Interestingly, the patterns of negative functional connectivity in FHN youth between the right NAcc and left STG, right NAcc and left occipital cortex, and bilateral NAcc and left PG, correspond to what has been seen in healthy adults ( Di Martino et al., 2008 ). Thus, reduced segregation between brain structures with widespread functionality also represents an atypical connectivity profile in FHP youth. This could indicate that reward network dissociation from the rest of the brain is aberrant and may lead to abnormal signaling among functionally distinct brain regions, suggesting not one, but multiple pathways of risk. A similar finding was reported by Weiland et al. (2013) , who found that during reward anticipation in task-related fMRI, FHP youth had positive functional connectivity with the PG, opposite from what was observed in FHN youth. The PG is implicated in orientation of visual attention ( Corbetta, 1998 ), and while speculative, weaker dissociation of reward-related systems and the PG could increase attention to appetitive stimuli in FHP youth. Future work should investigate similarities between task-related and resting state functional connectivity findings in FHP youth.

Finally, while not significant, there were two trend-level relationships between sensation seeking and left NAcc connectivity, as well as impulsivity and right NAcc connectivity across the entire participant sample. FHP youth who had less segregation between the left NAcc and left IFG compared with their peers were also higher sensation seekers. Thus, this correlation may be partly driven by both higher sensation seeking and reduced segregation of these brain regions in FHP compared with FHN youth. Nonetheless, sensation seeking may be another critical endophenotype for alcoholism-related risk and an important correlate of resting state synchrony. Further, greater preference for smaller immediate vs. larger delayed rewards was related to more negative connectivity between the right NAcc and left PG, the connectivity pattern present in FHN youth. Thus, some patterns of intrinsic connectivity may confer protection or resilience in FHP youth who had positive connectivity between these regions, a pattern that related to less discounting behavior.

4.2. Limitations

While this is the first study examining resting state functional connectivity of the NAcc in FHP youth, there are some limitations that should be noted. First, the brain regions that showed significant group differences in left and right NAcc connectivity were not identical between the two seed regions. The right NAcc differences were more varied, and included the OFC, somatosensory, visual, temporal, and cerebellar brain regions. There is some literature to suggest that the right NAcc and right hemisphere are more affected in AUDs (Makris et al, 2008 and Oscar-Berman and Bowirrat, 2005), and thus could be a region in FHP adolescents that shows more altered connectivity than the left NAcc. However, future work is needed to replicate these differences.

Second, since this study was a cross-sectional examination of NAcc functional connectivity, cause-and-effect relationships between connectivity and alcohol use cannot be inferred. Longitudinal investigations will be important to understand if any of the connectivity differences seen in the current analysis are predictive of future alcohol abuse, as well as to determine the effect of alcohol-induced neurotoxicity on reward network connectivity.

Third, due to the sensitivity of rs-fcMRI to excessive head movement, 15 FHP and 9 FHN youth were excluded from the sample. Exclusion of these participants may have resulted in removal of variance in youth of interest, particularly given that more participants were excluded from the FHP sample. For example, head movement may relate to symptoms of inattentiveness or impulsive personality, as it is often a significant challenge for fMRI studies in children with attention-deficit hyperactivity disorder (Epstein et al, 2007 and Fair et al, 2012). Since those characteristics further confer risk for alcohol use during adolescence (Ernst et al, 2006a and Jester et al, 2008), it is likely that some adolescents at high risk were not included in this dataset.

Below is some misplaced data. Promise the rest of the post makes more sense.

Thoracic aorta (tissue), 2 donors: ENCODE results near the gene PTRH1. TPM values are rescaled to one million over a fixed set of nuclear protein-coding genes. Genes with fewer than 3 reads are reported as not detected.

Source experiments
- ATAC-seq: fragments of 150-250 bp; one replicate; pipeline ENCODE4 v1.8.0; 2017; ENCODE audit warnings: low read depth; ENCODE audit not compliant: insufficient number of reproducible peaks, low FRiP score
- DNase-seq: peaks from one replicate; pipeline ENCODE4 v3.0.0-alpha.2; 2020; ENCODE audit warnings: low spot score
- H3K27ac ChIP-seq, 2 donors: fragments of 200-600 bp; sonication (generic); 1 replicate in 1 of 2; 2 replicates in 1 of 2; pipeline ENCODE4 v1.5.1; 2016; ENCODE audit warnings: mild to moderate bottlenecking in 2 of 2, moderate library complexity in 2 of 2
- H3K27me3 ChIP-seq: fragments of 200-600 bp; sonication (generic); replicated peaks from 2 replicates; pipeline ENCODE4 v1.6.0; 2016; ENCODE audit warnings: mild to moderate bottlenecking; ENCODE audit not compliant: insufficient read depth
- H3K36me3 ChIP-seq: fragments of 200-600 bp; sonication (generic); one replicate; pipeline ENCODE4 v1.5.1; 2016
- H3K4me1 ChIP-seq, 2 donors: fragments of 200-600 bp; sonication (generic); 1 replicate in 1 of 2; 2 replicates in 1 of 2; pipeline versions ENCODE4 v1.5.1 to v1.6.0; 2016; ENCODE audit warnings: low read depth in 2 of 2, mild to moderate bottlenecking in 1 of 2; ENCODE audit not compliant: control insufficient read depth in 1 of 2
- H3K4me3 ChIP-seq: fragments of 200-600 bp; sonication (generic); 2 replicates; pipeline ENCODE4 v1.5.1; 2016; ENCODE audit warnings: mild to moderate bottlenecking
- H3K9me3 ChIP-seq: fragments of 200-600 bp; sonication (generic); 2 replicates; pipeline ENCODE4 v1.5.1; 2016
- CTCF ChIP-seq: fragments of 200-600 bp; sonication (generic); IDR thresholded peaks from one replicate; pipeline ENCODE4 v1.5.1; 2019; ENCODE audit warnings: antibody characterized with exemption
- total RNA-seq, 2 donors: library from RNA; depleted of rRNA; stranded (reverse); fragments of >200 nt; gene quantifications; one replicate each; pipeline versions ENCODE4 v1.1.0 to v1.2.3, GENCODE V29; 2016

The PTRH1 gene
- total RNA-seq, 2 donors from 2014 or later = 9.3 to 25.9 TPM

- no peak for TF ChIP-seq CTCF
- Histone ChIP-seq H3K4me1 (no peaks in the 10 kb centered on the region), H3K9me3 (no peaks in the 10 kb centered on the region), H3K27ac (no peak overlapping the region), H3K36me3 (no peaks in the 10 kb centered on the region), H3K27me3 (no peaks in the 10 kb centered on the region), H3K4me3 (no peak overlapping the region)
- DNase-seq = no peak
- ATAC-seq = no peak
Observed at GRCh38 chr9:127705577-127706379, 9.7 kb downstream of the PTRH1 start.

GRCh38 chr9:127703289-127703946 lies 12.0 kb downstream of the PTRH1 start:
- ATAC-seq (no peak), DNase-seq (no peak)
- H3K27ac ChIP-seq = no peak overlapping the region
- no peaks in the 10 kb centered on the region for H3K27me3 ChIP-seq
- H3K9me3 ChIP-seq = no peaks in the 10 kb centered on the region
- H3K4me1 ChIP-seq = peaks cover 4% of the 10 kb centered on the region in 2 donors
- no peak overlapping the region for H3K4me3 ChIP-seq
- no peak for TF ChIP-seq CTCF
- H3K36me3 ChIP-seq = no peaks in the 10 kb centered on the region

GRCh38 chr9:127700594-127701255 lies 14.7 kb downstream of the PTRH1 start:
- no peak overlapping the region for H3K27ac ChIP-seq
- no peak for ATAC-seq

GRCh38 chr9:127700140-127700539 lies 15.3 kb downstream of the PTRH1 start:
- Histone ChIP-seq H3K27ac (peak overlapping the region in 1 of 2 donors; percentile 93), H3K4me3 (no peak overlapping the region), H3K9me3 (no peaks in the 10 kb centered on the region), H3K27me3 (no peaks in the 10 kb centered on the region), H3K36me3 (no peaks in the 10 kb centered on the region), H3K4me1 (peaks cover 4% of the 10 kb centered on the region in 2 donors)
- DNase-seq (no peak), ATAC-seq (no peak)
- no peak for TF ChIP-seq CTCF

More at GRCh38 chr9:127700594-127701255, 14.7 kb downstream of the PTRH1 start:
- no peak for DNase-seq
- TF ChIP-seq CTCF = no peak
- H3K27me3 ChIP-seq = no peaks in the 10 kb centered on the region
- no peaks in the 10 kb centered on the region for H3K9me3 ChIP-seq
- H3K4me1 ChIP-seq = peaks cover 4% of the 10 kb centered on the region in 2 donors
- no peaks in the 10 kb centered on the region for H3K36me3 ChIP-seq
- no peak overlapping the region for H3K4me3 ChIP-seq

Finally, it should be noted that since youth with psychiatric disorders were excluded from this study, not all alcoholism-related risk factors, including clinically diagnosed externalizing or internalizing disorders, were present in this sample, and thus the level of risk in our participants was likely reduced. However, by examining familial alcoholism in the absence of psychopathology, our findings may help guide prevention strategies aimed specifically at intergenerational transmission of AUDs.

4.3. Conclusions

Compared to FHN youth, FHP youth had significantly weaker segregation of the NAcc and cortical executive control regions, suggesting poorer dissociation of appetitive and cognitive systems. FHP youth also had weaker synchrony between the NAcc and OFC, indicating poorer integration of the reward network. The aberrant pattern of NAcc connectivity seen in FHP youth may represent a risk factor for developing AUDs, as it could lead to improper reward learning, due to weaker integration with the OFC, and interference with cognitive control, as a function of its reduced segregation from brain areas associated with executive processes. Future work should characterize resting state synchrony of other brain regions implicated in the development of AUDs to have a better understanding of intrinsic connectivity patterns that could be heritable risk factors in FHP individuals, and thereby increase vulnerability for alcohol abuse.

Acknowledgments

Grant support for the authors of this study was provided by R01 AA017664 (Nagel), U01 AA021691 (Nagel), a pilot grant to Nagel from the Portland Alcohol Research Center (P60 AA010760 (Crabbe)), R01 MH096773 (Fair), R00 MH091238 (Fair), and the Oregon Clinical & Translational Research Institute (Fair).

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Footnotes

a Department of Psychiatry, Oregon Health & Science University, 3181 SW Sam Jackson Park Road, DC7P, Portland, OR, USA

b Department of Behavioral Neuroscience, Oregon Health & Science University, 3181 SW Sam Jackson Park Road, L470, Portland, OR, USA

c Advanced Imaging Research Center, Oregon Health & Science University, Portland, OR, USA

d Graduate Program of Neurobiology and Behavior, University of Washington, Seattle, WA, USA

lowast Corresponding author at: Department of Psychiatry, Oregon Health & Science University, 3181 SW Sam Jackson Park Road, DC7P, Portland, OR, USA. Tel.: +1 503 494 4612; fax: +1 503 503 418 5774.